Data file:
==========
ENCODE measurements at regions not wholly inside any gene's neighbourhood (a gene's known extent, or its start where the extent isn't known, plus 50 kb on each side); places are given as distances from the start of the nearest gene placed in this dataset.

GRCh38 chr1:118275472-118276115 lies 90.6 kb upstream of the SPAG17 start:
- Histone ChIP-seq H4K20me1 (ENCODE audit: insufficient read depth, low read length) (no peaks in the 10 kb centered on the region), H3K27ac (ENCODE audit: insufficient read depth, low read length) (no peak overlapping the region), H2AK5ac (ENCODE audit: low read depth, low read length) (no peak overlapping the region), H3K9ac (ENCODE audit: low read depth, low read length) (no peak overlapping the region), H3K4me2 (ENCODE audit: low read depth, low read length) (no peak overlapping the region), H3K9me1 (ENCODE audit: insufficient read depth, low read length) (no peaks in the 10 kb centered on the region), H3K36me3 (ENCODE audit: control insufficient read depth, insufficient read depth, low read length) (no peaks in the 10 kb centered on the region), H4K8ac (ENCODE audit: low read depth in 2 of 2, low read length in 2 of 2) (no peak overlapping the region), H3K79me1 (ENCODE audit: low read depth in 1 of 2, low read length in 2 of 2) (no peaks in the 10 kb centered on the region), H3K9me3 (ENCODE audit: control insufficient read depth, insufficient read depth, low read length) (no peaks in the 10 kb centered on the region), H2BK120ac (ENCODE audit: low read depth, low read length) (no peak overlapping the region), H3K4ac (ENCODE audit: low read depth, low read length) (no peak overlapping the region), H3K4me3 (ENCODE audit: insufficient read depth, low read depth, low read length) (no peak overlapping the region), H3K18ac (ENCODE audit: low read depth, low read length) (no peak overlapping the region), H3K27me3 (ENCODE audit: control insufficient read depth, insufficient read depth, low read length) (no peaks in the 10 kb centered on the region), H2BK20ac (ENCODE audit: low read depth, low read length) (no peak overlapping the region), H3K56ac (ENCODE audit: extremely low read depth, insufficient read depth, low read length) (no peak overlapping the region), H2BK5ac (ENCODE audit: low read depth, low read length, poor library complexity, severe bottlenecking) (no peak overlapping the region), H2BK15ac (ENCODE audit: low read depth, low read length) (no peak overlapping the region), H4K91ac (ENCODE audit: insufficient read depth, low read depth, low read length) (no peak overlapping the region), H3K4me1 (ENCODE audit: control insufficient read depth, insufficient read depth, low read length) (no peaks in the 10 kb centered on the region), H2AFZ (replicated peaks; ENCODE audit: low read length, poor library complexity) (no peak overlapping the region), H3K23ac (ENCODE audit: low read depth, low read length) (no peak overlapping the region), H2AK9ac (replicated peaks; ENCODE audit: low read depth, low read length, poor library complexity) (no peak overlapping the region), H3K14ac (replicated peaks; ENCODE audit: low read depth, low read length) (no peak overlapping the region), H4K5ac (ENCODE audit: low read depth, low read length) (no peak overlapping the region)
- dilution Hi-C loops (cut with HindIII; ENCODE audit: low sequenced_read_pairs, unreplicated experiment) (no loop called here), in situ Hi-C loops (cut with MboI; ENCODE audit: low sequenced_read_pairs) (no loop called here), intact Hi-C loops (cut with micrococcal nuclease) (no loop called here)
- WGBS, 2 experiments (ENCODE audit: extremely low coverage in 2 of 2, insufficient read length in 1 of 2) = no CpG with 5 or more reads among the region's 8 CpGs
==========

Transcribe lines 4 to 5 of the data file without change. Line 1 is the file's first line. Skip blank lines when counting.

- dilution Hi-C loops (cut with HindIII; ENCODE audit: low sequenced_read_pairs, unreplicated experiment) (no loop called here), in situ Hi-C loops (cut with MboI; ENCODE audit: low sequenced_read_pairs) (no loop called here), intact Hi-C loops (cut with micrococcal nuclease) (no loop called here)
- WGBS, 2 experiments (ENCODE audit: extremely low coverage in 2 of 2, insufficient read length in 1 of 2) = no CpG with 5 or more reads among the region's 8 CpGs